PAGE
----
Pakistan move to integrate Gilgit Baltistan a U-turn, say British Kashmiris | india-news | Hindustan Times
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Pakistan move to integrate Gilgit Baltistan a U-turn, say British Kashmiris

india Updated: Mar 19, 2017 20:19 IST
Prasun Sonwalkar
gilgit baltistan

Police enforce curfew in Srinagar in July 2016 following the killing of militant commander Burhan Wani. The death led to one of Kashmir’s longest periods of unrest.(Waseem Andrabi / HT File Photo)

A newly-formed organisation in Britain comprising individuals with origins in the Kashmir Valley on Sunday said Gilgit Baltistan is an integral part of the historical area of Jammu and Kashmir, and Pakistan’s recent move to integrate it as its fifth province amounted to a “U-turn”.

Kashmir Voice International (KVI), which was formed in January to highlight the ground situation in Jammu and Kashmir to the West, expressed serious concern at Islamabad’s move and called it "derogatory to the spirit of freedom movement”.

M A Raina, KVI chairman, said after its meeting that the development signalled a U-turn in Pakistan’s stand on Kashmir. Pakistan on the one hand talked about UN resolutions on Jammu and Kashmir, and on the other had moved to integrate a part of the state with itself, he added.

Raina said the future political status of the whole state of Jammu and Kashmir was yet to be determined, and added that the state was not only the part held by India but it included Pakistan-held Kashmir, including Gilgit Baltistan.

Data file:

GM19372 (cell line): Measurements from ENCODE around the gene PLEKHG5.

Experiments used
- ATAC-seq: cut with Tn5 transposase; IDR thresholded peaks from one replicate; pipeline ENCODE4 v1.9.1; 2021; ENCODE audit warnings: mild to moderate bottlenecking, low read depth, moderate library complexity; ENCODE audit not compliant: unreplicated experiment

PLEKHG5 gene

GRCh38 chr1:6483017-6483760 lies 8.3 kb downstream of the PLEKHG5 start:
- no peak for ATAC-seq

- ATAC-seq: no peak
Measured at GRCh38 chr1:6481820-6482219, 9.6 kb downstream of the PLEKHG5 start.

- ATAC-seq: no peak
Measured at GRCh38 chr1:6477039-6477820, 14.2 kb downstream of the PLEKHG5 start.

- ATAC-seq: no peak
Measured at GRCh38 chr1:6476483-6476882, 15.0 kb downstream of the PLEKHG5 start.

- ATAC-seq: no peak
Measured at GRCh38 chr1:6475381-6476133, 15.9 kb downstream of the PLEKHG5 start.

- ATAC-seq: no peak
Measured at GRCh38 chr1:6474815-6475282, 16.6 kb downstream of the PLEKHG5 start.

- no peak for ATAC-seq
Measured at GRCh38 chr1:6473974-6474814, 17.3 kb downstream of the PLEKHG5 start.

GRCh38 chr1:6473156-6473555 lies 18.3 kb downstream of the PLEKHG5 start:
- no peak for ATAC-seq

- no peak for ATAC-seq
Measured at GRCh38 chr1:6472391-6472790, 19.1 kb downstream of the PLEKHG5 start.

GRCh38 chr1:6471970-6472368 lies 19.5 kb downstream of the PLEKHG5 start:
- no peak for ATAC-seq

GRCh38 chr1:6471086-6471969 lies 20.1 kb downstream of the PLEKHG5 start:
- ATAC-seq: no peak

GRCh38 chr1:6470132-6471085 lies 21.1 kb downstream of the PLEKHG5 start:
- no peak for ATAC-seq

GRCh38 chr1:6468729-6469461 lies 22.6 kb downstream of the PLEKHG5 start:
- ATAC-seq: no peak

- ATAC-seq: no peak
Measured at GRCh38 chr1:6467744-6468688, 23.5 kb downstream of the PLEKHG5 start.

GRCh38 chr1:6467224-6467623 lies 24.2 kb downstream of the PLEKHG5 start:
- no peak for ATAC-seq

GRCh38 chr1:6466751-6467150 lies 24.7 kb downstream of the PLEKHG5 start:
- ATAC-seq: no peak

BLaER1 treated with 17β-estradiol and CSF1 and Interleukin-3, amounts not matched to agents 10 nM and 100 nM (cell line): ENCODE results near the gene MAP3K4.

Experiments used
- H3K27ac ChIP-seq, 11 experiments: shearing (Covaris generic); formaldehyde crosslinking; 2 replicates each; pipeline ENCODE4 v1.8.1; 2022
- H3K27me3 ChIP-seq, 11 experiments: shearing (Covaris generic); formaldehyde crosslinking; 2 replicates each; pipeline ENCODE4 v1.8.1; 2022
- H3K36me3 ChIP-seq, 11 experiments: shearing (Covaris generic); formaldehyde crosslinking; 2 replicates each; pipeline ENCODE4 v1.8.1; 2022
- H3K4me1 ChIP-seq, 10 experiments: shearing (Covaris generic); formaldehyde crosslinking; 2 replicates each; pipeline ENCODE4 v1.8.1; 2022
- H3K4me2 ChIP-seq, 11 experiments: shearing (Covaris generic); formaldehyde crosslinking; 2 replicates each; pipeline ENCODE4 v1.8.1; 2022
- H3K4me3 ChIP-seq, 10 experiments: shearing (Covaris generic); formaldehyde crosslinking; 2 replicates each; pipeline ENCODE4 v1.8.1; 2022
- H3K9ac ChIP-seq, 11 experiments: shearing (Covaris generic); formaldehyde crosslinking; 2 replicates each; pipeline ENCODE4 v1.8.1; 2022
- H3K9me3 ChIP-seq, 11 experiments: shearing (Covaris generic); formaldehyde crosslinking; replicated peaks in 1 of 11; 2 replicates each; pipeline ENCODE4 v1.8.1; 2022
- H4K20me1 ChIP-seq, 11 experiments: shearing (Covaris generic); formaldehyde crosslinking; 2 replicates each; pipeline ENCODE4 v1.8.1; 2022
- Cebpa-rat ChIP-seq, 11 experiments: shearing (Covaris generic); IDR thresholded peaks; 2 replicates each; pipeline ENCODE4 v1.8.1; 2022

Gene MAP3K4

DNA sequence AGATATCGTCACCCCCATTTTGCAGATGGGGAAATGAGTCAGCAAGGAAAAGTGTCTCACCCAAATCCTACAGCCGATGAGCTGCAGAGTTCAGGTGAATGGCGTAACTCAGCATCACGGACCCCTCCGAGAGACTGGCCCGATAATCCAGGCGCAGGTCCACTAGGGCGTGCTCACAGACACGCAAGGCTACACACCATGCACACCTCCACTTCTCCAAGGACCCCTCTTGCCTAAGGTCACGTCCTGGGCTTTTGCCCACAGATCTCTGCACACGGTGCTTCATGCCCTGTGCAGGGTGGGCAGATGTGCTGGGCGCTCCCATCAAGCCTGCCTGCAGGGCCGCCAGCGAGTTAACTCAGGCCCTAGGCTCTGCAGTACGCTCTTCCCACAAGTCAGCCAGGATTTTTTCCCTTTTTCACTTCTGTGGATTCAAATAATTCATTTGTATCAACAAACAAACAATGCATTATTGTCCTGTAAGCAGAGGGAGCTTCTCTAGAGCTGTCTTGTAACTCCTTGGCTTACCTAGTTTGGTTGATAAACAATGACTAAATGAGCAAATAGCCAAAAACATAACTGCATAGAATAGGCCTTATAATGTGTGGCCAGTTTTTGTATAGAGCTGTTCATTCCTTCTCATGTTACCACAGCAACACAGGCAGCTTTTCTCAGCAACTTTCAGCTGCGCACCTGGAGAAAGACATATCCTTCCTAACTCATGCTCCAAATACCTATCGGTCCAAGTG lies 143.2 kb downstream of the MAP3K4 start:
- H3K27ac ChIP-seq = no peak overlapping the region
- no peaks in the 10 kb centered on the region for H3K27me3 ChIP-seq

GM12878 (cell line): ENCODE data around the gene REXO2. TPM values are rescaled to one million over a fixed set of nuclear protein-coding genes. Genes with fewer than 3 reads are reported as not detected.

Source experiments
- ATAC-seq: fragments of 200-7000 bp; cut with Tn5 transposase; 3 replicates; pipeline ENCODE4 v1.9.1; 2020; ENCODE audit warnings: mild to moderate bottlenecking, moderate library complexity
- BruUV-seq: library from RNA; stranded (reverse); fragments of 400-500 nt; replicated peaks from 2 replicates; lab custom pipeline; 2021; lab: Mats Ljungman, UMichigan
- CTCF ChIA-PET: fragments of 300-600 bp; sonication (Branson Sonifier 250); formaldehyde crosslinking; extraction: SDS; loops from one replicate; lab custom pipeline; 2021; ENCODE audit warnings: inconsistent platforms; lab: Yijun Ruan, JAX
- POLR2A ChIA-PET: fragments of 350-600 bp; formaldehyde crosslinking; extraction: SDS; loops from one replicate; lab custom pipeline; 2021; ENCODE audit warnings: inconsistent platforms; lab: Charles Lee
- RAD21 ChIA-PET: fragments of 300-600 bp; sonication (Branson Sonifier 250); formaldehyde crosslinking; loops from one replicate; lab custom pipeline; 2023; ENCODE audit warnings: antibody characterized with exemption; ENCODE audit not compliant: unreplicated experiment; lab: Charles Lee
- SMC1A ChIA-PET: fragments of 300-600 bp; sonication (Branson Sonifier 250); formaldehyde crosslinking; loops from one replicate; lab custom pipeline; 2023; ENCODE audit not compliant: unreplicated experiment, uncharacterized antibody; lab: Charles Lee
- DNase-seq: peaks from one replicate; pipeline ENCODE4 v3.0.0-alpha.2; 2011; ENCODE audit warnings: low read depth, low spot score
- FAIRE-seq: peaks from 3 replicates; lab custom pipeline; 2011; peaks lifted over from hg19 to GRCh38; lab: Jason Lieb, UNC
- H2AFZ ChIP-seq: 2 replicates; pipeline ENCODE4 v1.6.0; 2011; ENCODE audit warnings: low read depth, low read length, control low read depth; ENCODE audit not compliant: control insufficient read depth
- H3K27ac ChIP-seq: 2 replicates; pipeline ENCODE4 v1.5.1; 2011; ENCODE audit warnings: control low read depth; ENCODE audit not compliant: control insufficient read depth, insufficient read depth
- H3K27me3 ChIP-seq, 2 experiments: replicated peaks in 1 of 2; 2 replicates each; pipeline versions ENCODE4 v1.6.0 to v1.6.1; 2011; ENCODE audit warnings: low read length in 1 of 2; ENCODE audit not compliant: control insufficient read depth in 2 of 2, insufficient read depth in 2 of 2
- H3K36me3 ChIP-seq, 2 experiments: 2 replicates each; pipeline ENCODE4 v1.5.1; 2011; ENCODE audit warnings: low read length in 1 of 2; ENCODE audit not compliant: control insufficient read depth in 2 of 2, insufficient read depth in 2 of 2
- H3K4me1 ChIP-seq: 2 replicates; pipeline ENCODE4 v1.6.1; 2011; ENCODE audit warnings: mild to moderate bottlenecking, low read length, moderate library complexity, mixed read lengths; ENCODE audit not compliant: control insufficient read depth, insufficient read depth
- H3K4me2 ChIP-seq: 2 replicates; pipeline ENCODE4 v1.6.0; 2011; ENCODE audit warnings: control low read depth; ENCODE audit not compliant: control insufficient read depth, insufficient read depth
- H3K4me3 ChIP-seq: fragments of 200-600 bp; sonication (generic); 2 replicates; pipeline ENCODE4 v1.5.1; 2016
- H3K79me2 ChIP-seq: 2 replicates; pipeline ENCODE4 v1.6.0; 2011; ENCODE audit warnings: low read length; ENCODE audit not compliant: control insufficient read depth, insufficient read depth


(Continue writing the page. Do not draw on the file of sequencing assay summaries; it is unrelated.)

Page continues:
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According to KVI secretary Javid Kakroo, people of the state from both sides of the line of control would resist and fight against any move that separates Gilgit Baltistan from the rest of the state.

Formed in January, KVI seeks to mainly highlight human rights and political issues: “Only the wearer knows where the shoe pinches. Kashmir is not a commodity to be played with by two countries, India and Pakistan. The Kashmiri diaspora is concerned that the real picture on the ground is not being projected,” Kakroo said.

Objectives of the forum, Raina said, included enlisting the support of minorities: “Jammu and Kashmir does not belong only to Muslims; there are minorities too. The forum will also project violations of human rights and push for resolution of the conflict by delinking the Kashmir issue from India-Pakistan relations”.

According to Kakroo, the Kashmiri diaspora in Britain with links to the Valley number nearly 10,000. Another section of the Kashmiri diaspora in the country hails from Pakistan-Occupied Kashmir.